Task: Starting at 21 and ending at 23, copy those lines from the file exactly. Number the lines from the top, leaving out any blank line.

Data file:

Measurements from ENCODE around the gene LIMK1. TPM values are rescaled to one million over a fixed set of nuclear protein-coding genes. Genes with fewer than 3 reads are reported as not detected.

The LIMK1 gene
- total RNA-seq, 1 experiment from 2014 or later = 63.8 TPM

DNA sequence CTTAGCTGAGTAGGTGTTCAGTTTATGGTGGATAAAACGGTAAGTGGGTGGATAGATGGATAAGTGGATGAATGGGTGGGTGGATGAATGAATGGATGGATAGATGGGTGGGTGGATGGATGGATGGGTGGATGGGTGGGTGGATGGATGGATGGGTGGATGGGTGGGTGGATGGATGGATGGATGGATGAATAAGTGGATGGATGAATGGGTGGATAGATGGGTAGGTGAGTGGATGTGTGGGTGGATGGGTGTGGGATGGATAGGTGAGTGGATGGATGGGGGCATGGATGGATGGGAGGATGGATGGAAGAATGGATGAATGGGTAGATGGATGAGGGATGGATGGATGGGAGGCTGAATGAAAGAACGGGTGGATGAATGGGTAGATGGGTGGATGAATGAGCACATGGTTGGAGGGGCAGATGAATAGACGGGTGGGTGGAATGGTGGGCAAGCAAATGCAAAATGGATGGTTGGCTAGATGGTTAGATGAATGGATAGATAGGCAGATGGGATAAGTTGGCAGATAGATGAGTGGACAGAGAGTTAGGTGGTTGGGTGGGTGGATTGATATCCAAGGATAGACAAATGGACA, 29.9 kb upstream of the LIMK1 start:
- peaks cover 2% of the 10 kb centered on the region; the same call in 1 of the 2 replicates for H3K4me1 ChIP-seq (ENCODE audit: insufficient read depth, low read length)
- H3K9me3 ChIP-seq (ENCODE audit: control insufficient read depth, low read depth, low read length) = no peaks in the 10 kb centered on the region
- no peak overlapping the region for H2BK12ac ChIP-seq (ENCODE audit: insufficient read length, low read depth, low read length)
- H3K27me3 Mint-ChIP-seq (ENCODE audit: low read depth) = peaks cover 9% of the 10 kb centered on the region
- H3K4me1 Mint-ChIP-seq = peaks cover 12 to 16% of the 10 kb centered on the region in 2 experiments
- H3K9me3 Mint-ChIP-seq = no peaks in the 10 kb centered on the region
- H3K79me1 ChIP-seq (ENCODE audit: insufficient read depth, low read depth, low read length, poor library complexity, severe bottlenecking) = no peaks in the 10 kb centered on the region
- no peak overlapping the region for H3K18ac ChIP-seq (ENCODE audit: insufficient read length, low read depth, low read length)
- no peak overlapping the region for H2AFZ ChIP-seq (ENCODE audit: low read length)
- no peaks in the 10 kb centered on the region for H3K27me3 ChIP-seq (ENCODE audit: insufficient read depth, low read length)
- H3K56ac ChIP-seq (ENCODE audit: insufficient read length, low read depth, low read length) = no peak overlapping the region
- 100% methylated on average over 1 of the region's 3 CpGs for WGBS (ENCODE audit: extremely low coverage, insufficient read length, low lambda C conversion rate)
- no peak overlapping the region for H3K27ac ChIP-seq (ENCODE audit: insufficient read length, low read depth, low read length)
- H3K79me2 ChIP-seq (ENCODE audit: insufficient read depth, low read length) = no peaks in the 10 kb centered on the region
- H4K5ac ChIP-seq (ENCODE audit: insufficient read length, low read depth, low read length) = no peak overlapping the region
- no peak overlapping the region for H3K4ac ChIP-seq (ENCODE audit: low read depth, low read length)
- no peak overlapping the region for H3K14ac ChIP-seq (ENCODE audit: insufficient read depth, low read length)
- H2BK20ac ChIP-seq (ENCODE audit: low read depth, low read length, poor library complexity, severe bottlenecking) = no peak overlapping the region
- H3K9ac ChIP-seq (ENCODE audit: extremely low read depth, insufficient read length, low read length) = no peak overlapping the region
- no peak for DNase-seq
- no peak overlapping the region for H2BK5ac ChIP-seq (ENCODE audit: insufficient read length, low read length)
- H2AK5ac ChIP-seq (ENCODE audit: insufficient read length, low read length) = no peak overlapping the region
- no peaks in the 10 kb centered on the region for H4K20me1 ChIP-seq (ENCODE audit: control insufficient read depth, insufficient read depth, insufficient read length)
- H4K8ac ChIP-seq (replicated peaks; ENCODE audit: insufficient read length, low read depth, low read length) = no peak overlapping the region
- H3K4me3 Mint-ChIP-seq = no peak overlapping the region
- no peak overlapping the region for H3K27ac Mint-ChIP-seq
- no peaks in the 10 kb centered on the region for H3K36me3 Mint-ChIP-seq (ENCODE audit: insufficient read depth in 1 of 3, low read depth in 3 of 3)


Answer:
- no peak overlapping the region for H3K14ac ChIP-seq (ENCODE audit: insufficient read depth, low read length)
- H2BK20ac ChIP-seq (ENCODE audit: low read depth, low read length, poor library complexity, severe bottlenecking) = no peak overlapping the region
- H3K9ac ChIP-seq (ENCODE audit: extremely low read depth, insufficient read length, low read length) = no peak overlapping the region